Vicky and I then took a few stops aboard an S-bahn train — like everywhere in a civilized world, except Prague — and walked the rest of the way. There, I was given a choice — whether I want a shower and a bed, or whether I want to swim with Vicky in the local lake. I chose the lake, of course. This one is a very luxurious affair, huge, deep and from three sides surrounded by trees and meadows — and a sandy beach, where kids can dig and play. Naturally, a stand with coffee and beer and other refreshments can't be missed. Few people were there, and the only stain on perfection was the water temperature. Vicky has been swimming there all summer, while I shamefully shuffled my feet, knee deep in water and watching as local pensioners fearlessly threw themselves into the playful waves. Vicky remarked that I should be used to a bit of chill from Wyoming — but we in Wyoming don't swim in icy lakes — we have HOT SPRINGS in Wyoming. I won't keep you suspended; I got into the water eventually, I even swam — and then I really enjoyed a warm coffee at the stand, having a feeling of a true beautiful vacation.
|While visiting Munich, one must no leave out Biergarten.|
I had spent the second day morning again with my guide Vicky, on a tour through the Olympic park. We reached the train station on bikes this time — I mention it because this an aspect of life I really admire. Everybody rides bikes — ladies with fancy hairdos and dresses, plumbers, kids, grannies, everybody. They ride bikes because it's the simplest and fastest kind of travel — bikers ride along a paved path, which is a part of a wide sidewalk — always in one direction, right from the road traffic and left from pedestrians. Train stations sport racks for tens, maybe hundreds of bicycles — and if you take a bike lock along, you can secure your conveyance there — and continue on a train. Naturally, much is influenced by the nature of landscape around Munich, which is flat, and thus favors city bikes — you don't have to own a tuned sporty machine.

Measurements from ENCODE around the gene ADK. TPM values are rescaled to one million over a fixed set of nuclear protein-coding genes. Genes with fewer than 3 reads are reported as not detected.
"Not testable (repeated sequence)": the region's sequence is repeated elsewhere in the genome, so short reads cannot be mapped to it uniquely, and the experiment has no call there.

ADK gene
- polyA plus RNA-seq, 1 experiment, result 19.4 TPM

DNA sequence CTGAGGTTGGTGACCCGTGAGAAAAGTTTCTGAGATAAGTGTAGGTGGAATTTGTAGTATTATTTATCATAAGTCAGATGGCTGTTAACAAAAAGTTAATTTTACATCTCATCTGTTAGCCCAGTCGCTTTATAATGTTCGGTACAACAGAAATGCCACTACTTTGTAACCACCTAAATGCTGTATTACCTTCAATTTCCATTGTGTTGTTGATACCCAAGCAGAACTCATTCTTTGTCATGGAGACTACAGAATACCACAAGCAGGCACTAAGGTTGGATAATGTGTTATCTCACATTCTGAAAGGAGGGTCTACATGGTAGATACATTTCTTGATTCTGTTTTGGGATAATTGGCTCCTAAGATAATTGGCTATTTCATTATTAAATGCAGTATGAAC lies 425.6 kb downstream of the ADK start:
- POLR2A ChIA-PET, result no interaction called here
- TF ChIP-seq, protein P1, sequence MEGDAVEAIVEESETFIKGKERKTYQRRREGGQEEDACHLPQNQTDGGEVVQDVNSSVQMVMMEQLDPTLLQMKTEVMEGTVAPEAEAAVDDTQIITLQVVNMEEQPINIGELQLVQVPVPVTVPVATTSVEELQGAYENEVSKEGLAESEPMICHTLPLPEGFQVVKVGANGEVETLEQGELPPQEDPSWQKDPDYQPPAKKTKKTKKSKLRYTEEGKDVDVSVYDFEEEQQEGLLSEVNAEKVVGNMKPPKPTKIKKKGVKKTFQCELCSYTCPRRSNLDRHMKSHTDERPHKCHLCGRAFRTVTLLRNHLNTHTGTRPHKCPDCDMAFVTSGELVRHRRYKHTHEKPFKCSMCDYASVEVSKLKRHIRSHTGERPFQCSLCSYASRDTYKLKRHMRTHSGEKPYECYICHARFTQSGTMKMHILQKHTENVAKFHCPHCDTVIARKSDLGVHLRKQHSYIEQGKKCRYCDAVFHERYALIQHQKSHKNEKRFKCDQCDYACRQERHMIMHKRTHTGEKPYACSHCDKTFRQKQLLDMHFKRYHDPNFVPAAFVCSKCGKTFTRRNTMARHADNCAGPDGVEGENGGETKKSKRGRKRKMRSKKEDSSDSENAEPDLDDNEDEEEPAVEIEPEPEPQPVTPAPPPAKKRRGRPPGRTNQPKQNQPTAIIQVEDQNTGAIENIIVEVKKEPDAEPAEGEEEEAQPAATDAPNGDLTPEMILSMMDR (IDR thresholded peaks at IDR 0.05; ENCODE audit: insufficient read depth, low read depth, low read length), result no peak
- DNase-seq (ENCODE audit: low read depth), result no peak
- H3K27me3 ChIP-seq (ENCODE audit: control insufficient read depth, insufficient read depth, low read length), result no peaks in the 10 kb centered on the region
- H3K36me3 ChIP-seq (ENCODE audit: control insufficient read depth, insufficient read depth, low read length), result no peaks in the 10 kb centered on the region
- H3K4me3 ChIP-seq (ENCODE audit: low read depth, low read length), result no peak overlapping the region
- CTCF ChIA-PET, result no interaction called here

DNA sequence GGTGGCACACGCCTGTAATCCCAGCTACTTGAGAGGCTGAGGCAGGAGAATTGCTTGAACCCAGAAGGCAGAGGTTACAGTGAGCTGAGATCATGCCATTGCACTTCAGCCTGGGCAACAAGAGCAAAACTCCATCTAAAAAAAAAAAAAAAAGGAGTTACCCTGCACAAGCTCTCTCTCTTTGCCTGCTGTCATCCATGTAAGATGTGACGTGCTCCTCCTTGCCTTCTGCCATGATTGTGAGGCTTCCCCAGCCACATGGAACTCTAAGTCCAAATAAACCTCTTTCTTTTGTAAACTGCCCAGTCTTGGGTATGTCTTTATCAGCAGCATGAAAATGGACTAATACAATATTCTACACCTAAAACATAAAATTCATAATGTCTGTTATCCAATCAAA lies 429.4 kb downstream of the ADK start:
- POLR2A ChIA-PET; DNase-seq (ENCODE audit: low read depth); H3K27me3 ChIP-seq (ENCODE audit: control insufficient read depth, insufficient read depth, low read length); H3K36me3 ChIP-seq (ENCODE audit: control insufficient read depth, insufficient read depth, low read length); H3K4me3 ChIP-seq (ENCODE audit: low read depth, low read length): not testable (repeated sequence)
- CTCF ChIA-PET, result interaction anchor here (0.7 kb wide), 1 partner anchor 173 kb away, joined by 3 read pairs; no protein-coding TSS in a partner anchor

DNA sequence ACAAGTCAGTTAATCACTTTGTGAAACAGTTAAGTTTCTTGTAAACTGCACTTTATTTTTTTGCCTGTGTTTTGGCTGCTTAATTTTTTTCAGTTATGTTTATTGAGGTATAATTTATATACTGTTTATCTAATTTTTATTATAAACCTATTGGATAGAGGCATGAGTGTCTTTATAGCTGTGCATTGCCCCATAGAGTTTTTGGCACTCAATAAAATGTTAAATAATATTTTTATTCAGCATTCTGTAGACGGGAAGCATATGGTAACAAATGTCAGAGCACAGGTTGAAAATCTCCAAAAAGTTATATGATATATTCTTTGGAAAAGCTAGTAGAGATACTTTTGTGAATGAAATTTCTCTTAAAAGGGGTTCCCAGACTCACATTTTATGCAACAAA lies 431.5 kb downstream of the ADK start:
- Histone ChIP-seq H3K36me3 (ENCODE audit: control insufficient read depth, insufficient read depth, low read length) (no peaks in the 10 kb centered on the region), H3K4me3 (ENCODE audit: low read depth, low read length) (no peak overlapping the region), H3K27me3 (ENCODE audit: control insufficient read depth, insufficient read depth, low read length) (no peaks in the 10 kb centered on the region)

I particularly like the combination of a mild athletic effort alternated with a view from a tower (the only downside there was smog — the tower promised a view to the Alps, but one could barely see the outskirts of Munich). Olympic park impressed my by being functional even after fifty years of existence. Athletic dormitories were typically converted into students' dorms, park is obviously open for recreation, while arenas and courtyards serve local sports teams, schools and the university. Everything is maintained, functional, and in use; no crumbling ghost town — all this despite tragic history of Munich Olympic Games in 1972.
|Evening at Schleißheim.|
A nervous-looking crowd gathered on the platform in Freising, making me nervous as well. Signs kept promising Prague over Schwandorf, Cham and Pilsen — but then mentioned something like Zugteil, which, I was afraid, meant that the train would split. Vicky pointed it already out about S-bahn on our way from the airport — some trains get split over time, some cars going in one direction, others somewhere else. Unfortunately, the Germans feel absolutely no compulsion to translate announcements into any other languages — not even English; not even on international express trains. Thus I decided to ask the train dispatcher, which car should I take when I want to go to Prague. She told me with a manic grin that I can sit wherever I want, as this train would end in Schwandorf anyway, and we would be bussed onward from there. I was taken aback; I had spent previous evening making specially sure the train was a direct connection, for I wanted to avoid layovers and figuring out where to find my next train. Deutsche Bahn website did not mention any deviations, nor did any sign in Freising station.